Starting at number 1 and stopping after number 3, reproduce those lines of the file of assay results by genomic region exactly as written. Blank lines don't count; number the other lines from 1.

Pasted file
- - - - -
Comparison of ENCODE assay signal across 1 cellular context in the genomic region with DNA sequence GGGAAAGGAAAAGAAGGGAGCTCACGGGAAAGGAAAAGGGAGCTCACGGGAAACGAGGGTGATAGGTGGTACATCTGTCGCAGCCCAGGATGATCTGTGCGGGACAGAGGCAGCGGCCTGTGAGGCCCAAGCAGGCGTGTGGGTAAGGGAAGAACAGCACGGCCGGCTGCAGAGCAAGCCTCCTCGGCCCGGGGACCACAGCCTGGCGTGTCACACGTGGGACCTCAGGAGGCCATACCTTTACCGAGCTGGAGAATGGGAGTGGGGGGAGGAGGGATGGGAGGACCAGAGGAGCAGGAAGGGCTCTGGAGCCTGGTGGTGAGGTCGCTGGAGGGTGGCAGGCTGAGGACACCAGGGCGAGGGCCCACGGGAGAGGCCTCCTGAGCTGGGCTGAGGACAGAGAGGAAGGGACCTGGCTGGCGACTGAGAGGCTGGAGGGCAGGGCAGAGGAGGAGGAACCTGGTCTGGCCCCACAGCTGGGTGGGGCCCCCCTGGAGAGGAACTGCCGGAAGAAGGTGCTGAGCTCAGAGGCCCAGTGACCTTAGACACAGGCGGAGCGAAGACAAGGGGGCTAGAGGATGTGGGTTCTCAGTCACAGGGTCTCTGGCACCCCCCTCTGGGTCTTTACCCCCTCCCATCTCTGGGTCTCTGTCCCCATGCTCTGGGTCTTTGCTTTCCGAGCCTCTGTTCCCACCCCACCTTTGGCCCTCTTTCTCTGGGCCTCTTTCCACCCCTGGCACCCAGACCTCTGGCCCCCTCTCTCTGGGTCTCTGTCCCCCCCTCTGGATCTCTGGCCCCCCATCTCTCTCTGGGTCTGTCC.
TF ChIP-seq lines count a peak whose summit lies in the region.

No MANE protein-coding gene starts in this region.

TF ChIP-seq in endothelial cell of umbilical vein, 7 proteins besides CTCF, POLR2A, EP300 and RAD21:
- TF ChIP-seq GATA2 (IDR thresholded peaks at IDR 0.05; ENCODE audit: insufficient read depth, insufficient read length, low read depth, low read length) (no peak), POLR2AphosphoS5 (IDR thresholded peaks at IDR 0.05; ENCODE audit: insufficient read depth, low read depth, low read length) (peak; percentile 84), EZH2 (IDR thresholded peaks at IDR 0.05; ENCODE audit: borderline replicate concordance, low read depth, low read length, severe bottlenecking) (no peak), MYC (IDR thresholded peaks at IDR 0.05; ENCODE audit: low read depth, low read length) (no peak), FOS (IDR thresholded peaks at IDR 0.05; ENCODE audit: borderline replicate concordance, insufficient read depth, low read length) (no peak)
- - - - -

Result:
Comparison of ENCODE assay signal across 1 cellular context in the genomic region with DNA sequence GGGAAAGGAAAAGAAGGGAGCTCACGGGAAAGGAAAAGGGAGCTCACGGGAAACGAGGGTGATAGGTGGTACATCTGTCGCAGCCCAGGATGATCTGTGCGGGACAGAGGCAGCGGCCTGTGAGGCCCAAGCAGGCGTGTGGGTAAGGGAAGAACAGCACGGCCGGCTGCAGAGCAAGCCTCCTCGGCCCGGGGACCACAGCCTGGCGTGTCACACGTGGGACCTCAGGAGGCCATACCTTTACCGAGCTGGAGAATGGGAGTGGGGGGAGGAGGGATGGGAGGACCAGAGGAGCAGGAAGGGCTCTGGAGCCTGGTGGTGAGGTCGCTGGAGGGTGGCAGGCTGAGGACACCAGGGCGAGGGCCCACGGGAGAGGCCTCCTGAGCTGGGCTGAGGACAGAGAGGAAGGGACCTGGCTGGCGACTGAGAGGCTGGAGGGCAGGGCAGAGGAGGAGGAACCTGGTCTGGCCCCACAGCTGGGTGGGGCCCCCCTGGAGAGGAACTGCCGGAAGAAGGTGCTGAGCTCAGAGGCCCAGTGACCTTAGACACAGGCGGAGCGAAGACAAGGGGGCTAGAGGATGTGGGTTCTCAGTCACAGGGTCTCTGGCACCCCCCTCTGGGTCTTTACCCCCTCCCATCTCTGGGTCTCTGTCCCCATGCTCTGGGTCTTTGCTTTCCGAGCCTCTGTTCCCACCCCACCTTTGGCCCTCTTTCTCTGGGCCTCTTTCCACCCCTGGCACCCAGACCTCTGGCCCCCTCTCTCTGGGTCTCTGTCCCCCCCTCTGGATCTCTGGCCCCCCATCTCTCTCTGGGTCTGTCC.
TF ChIP-seq lines count a peak whose summit lies in the region.

No MANE protein-coding gene starts in this region.